Re: 32-bit vs. 64-bit x86 Speed (Hans Aberg)
27 Apr 2007 11:30:05 -0400

          From comp.compilers

Related articles
[12 earlier articles]
Re: 32-bit vs. 64-bit x86 Speed (Hans-Peter Diettrich) (2007-04-14)
Re: 32-bit vs. 64-bit x86 Speed (glen herrmannsfeldt) (2007-04-18)
Re: 32-bit vs. 64-bit x86 Speed (2007-04-23)
Re: 32-bit vs. 64-bit x86 Speed (2007-04-23)
Re: 32-bit vs. 64-bit x86 Speed (2007-04-25)
Re: 32-bit vs. 64-bit x86 Speed (2007-04-26)
Re: 32-bit vs. 64-bit x86 Speed (2007-04-27)
Re: 32-bit vs. 64-bit x86 Speed (Jon Harrop) (2007-04-28)
| List of all articles for this month |

From: (Hans Aberg)
Newsgroups: comp.compilers
Date: 27 Apr 2007 11:30:05 -0400
Organization: Virgo Supercluster
References: 07-04-031 07-04-045 07-04-091 07-04-103 07-04-117
Keywords: architecture, performance
Posted-Date: 27 Apr 2007 11:30:05 EDT (John Levine) wrote:

> [In 32 bit mode, an Athlon 64 is basically a Pentium. He's saying that
> these chips run legacy 32 bit code faster than 32 bit chips do, which is
> not all that surprising if they can use the wide data paths for things
> like code fetches. -John]

Some stuff I recalled after my post:

It was mentioned in the Apple Developers video "State of the Union",
that compiling for 64-bits is not always faster. Another source said
compiling 32-bit for 64-bit machines did not grow the code much, int's
being the same 32-bit, which John Levine says is atypical for
64-models [private communications]; perhaps Apple has decided to avoid
compatibility problems between 32- and 64-bit code.

The techniques they mentioned in that video to gain performance, for their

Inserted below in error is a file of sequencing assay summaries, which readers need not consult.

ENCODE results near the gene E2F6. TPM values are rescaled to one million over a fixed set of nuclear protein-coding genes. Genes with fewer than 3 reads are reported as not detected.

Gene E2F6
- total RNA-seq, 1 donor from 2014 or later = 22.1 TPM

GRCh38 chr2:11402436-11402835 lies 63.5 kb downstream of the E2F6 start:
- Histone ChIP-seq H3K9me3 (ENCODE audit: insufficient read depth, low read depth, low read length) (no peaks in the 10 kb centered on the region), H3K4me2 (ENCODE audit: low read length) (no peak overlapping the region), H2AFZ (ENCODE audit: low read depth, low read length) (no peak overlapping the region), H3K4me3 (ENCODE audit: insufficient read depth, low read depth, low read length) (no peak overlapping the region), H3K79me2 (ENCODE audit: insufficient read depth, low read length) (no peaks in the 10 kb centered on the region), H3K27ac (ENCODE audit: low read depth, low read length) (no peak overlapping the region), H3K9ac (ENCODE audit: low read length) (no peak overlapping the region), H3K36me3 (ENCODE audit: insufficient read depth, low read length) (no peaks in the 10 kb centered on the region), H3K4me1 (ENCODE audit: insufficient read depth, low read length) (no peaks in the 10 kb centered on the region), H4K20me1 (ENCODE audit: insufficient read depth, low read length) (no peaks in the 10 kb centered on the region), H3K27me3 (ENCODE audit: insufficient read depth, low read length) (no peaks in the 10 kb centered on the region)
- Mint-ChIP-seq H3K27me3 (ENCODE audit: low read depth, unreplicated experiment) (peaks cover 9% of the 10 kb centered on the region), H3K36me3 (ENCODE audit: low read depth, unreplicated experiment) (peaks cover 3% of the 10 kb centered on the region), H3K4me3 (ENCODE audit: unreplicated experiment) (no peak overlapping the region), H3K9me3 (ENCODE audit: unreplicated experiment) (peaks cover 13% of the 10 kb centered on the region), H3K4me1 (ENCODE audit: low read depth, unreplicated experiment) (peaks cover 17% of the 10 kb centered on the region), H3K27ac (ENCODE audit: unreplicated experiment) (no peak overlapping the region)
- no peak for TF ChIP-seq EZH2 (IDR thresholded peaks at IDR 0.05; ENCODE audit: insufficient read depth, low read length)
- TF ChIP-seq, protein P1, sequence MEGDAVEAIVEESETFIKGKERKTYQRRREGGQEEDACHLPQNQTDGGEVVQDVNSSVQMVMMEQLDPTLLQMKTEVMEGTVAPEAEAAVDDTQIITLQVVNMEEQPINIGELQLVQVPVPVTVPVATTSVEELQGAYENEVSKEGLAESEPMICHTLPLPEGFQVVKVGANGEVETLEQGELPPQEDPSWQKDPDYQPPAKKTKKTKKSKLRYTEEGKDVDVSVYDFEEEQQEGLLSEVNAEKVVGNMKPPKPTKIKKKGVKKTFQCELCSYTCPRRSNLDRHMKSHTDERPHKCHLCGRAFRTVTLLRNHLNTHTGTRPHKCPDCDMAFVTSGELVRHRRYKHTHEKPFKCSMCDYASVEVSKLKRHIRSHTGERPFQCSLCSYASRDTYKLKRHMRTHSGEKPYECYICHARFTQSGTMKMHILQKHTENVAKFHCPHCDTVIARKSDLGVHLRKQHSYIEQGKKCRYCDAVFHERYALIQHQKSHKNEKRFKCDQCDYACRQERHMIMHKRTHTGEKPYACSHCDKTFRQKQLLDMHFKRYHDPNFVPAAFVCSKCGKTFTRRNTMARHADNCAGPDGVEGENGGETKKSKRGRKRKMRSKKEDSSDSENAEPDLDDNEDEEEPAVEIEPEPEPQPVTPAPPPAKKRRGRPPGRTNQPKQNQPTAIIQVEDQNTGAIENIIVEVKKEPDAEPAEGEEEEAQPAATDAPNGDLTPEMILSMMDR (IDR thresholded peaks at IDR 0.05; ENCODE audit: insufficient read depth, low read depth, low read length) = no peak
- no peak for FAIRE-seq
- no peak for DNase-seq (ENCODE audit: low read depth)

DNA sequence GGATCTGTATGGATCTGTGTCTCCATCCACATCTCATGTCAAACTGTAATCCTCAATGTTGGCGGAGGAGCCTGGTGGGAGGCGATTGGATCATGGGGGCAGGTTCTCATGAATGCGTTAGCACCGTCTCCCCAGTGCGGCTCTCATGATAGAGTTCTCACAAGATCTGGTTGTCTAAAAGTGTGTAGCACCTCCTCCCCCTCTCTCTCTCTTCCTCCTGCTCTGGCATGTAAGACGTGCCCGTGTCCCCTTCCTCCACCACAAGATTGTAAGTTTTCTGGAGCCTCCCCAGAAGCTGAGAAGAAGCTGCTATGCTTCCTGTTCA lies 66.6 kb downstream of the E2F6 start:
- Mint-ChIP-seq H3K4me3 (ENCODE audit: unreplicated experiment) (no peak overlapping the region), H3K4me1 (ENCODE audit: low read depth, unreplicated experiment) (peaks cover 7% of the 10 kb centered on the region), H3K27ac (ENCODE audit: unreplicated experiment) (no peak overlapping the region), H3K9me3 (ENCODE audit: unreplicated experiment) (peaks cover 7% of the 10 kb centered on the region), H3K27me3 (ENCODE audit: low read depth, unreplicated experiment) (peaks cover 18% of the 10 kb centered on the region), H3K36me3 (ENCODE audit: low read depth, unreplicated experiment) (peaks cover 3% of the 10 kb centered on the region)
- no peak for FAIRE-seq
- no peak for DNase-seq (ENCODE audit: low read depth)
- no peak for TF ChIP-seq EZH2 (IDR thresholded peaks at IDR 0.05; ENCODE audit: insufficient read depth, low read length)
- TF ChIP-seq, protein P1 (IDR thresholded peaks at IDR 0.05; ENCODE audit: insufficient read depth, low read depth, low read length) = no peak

personal computers then, were, in hardware:
H1. More parallel CPUs, as pushing CPU frequency does not give as much.
H2. More RAM.
H3. More powerful graphics cards.
As for hard drives, the next upcoming Mac OS X, version 10.5, announced to
be released in October, contains an experimental ZFS:
This will admit for all practical purposes unlimited secondary memory, as
the hard drives comes along. Though (in reply to a question) the current
Mac 64-bit models have 16 MB primary memory (RAM) limit, the video
mentioned above discussed how performance for certain software could be
speeded up by using 8 GB. So I would think that when new CPU models come
forth from Intel, there will a much higher RAM limit. Intel announced some
chip with 32 CPUs which can be shut down to conserve energy, so many CPUS
seems to be a push on the personal computers side now (the maximum for
Macs is 8).

As for software, H1 calls for better concurrent computer languages, as
traditional threading by hand is tricky. Apple has introduced some
technique for it, which unfortunately I do not recall exactly what it
was :-); some hierarchical model (as in environments) perhaps. (From the
POSIX/UNIX standardization list, I recall that on decided to give C/C++
semantics in order to be able to properly handle atomic code, as
optimization otherwise can disturb it.) As for H3, graphics cards are now
more like computers, and can handle more advanced programming; I am not
sure how this will affect computer languages. Perhaps just more high level
commands in order to generate graphical effects. One technique mentioned
in the video above, though was to not store intermediate graphical
results, but to recompute them on the fly, at need.

    Hans Aberg

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